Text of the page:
Proof • 14 March 2007 • The SnowBlog



I thought you might be interested to see one of the stages of getting a book printed. Our forthcoming Monster Island is going to look like this (except without the watermark): 


Pretty, no? The title will be picked out in red foil; the author name will be highlighted with shiny varnish (called spot UV) and the title and author will be embossed. But how does the printer know that we want these areas to be so treated? Along with the pdf of the cover art, we send something like this: 


This one is for Needle in the Blood and shows the areas where we want the printer to put spot uv. We send three files like this: one for the varnish, one for the foil and one for the embossing. (Note that we will have a nice shiny crow - excellent.) We don't always use each of these finishes, but in the spirit of making sure our books sit properly in their genre, we'll almost always use foil and embossing on crime fiction, foil on historical fiction, and spot uv wherever we can. We love it. Spotuvspotuvspotuv. Lovely. 

So to check with the printer that what we mean by a colour is the same as what they mean by a colour (as all output devices - monitors to you - vary) we get a colour-true proof back before the printers press the big red 'print 2000 copies' button. Along with this we get three sheets of see through film, like in the picture at the top of this post. They show where the various finishes are going to be. We use our special clever powers of imagination to check that where there is black there will be red foil, or varnish, and then send it back. And then the postman brings a couple hundred of books in the post a few days later. It is magic.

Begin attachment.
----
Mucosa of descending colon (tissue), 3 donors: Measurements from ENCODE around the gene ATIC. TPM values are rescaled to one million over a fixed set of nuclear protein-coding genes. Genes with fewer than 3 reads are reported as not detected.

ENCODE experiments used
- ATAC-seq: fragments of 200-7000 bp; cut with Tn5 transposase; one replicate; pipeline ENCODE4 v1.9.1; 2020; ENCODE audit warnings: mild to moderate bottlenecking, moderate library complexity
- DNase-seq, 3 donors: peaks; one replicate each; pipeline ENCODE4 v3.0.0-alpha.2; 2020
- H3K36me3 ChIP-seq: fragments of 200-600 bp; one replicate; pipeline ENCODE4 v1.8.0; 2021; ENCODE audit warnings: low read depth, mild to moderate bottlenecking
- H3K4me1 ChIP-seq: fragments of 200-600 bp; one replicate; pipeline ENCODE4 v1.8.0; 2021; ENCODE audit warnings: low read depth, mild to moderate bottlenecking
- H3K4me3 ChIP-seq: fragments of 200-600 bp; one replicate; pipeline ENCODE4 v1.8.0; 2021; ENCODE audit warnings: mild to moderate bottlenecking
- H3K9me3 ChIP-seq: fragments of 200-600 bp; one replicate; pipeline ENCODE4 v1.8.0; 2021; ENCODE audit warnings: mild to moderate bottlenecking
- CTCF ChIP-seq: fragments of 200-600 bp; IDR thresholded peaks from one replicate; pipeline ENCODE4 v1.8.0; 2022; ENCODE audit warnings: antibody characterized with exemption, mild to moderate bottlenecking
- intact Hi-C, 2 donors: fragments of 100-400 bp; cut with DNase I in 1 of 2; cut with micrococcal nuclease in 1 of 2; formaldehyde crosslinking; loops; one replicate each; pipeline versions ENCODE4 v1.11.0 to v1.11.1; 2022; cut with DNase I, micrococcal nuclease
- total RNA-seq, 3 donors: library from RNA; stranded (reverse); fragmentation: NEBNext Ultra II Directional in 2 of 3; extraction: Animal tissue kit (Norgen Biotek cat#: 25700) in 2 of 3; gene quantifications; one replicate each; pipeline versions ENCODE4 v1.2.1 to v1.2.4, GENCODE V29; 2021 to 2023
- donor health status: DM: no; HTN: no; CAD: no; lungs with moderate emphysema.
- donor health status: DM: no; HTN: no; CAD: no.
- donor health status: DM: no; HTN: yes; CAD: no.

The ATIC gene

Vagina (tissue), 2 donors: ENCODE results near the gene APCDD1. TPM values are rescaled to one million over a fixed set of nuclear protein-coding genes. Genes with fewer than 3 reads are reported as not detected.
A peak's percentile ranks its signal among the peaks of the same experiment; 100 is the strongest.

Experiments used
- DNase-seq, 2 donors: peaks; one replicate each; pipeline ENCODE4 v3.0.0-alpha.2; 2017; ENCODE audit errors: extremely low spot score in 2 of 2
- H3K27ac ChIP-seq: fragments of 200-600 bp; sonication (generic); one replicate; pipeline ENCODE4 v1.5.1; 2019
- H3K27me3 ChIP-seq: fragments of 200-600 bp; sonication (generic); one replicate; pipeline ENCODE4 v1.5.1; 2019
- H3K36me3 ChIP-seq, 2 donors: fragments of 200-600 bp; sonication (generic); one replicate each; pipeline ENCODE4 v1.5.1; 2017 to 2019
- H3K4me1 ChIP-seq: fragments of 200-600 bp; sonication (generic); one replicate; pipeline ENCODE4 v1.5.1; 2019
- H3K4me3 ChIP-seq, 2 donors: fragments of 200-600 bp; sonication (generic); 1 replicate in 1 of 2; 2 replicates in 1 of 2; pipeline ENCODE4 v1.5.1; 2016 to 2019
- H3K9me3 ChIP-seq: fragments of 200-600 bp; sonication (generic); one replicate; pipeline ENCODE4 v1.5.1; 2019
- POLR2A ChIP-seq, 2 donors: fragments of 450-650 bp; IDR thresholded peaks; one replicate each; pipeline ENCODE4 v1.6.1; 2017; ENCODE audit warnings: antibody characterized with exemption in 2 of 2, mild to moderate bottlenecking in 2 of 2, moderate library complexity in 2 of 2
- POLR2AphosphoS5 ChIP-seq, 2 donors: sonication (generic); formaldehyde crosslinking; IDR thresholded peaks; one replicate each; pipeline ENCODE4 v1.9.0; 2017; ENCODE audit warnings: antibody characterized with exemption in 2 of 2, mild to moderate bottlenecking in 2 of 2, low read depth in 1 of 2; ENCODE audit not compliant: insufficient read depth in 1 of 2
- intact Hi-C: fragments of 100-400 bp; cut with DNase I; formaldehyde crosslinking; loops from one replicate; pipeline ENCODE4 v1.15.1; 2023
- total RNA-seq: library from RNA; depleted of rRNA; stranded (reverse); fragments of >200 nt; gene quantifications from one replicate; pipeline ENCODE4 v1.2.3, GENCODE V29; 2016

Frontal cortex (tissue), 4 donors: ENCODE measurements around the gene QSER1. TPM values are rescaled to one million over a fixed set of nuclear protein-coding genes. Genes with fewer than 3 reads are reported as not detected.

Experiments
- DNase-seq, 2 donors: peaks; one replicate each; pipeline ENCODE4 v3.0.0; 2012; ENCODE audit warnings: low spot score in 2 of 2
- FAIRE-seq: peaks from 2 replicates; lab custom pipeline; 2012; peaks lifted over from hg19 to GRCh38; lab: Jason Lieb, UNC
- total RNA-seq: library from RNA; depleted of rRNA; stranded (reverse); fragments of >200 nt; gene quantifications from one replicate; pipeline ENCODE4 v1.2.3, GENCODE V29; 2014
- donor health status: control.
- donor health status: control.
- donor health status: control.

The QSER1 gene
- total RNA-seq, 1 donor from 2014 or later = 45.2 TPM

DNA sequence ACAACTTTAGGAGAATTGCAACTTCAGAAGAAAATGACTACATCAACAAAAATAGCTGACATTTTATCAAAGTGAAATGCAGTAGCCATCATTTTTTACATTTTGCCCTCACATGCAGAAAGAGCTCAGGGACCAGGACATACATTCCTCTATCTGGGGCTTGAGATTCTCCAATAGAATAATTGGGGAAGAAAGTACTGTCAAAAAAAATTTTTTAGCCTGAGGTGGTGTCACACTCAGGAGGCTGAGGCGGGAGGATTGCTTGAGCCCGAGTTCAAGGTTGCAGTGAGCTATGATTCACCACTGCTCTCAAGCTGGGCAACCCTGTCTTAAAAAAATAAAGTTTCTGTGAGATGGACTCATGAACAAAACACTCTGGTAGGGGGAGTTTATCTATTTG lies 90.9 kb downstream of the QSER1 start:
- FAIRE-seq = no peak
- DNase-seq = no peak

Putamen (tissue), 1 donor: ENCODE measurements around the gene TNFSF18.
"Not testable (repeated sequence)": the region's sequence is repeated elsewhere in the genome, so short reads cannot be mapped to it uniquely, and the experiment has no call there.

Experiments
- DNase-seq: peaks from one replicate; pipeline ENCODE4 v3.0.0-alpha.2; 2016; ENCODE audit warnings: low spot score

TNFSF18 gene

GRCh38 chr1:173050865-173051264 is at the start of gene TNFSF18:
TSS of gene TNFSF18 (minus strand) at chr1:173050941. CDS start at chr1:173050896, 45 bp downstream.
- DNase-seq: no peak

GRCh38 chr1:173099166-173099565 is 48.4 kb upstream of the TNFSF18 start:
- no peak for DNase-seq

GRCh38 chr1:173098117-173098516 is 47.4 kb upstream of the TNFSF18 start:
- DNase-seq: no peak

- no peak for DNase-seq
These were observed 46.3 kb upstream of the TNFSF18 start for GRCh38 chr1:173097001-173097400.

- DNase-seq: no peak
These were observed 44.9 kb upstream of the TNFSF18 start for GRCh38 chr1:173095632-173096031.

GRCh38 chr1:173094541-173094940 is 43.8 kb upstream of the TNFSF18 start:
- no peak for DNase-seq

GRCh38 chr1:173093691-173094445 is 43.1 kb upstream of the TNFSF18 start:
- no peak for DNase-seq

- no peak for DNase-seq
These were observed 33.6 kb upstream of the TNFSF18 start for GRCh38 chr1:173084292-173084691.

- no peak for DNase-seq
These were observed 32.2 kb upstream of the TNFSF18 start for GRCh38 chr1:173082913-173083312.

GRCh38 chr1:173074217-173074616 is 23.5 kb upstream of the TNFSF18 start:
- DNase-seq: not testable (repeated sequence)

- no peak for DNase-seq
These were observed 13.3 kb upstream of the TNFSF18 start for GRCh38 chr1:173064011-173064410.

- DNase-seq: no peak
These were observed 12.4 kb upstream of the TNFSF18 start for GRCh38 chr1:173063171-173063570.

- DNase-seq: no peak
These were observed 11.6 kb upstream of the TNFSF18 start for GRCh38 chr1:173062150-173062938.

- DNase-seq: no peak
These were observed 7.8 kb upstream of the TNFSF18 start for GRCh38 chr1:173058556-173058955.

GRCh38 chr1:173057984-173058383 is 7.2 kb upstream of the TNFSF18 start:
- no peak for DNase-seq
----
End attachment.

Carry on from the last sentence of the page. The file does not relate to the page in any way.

The SnowBlog is one of the oldest publishing blogs, started in 2003, and it's been through various content management systems over the years. A 2005 techno-blunder meant we lost the early years, but the archives you're reading now go all the way back to 2005.

Many of the older posts in our blog archive suffer from link rot. Apologies if you see missing links and images: let us know if you'd like us to find any in particular.

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